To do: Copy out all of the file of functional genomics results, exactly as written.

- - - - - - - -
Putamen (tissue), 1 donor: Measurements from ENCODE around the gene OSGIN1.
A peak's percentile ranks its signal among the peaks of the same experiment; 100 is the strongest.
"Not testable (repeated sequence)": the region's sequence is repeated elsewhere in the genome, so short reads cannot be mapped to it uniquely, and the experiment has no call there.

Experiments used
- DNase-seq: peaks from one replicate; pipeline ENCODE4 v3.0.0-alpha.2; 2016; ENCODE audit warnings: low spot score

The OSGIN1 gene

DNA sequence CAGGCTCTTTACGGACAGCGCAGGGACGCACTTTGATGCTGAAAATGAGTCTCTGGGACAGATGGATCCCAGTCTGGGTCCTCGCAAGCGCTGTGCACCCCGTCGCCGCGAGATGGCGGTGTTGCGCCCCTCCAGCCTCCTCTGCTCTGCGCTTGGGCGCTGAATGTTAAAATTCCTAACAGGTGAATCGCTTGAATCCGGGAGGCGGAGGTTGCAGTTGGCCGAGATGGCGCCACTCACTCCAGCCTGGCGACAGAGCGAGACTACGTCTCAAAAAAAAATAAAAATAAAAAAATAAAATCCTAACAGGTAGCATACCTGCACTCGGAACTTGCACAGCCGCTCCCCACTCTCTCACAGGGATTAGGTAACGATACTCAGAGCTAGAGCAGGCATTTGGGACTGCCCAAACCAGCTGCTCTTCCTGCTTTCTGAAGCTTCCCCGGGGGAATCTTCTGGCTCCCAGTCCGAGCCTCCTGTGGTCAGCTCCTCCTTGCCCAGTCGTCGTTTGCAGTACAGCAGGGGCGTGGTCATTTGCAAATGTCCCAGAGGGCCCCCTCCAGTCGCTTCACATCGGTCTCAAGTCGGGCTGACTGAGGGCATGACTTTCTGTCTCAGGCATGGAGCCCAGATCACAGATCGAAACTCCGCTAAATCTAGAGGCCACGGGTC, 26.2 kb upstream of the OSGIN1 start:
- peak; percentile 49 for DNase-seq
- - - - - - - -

Putamen (tissue), 1 donor: Measurements from ENCODE around the gene OSGIN1.
A peak's percentile ranks its signal among the peaks of the same experiment; 100 is the strongest.
"Not testable (repeated sequence)": the region's sequence is repeated elsewhere in the genome, so short reads cannot be mapped to it uniquely, and the experiment has no call there.

Experiments used
- DNase-seq: peaks from one replicate; pipeline ENCODE4 v3.0.0-alpha.2; 2016; ENCODE audit warnings: low spot score

The OSGIN1 gene

DNA sequence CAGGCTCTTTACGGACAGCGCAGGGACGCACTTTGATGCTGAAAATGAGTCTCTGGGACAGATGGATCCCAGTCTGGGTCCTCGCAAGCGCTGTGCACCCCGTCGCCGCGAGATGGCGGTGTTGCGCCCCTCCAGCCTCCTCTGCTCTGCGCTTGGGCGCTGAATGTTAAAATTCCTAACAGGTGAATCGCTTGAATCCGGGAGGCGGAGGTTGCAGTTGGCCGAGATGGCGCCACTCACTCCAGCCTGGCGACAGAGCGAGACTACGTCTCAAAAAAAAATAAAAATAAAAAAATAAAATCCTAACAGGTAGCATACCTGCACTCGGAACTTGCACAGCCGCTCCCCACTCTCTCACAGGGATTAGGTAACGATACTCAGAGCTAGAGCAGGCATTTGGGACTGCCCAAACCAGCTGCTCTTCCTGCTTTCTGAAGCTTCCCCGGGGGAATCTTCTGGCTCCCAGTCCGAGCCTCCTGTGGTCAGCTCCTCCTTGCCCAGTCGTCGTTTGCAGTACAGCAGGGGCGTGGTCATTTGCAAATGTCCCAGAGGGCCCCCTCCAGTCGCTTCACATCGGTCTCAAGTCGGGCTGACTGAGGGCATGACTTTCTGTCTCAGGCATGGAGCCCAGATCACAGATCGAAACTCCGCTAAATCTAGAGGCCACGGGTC, 26.2 kb upstream of the OSGIN1 start:
- peak; percentile 49 for DNase-seq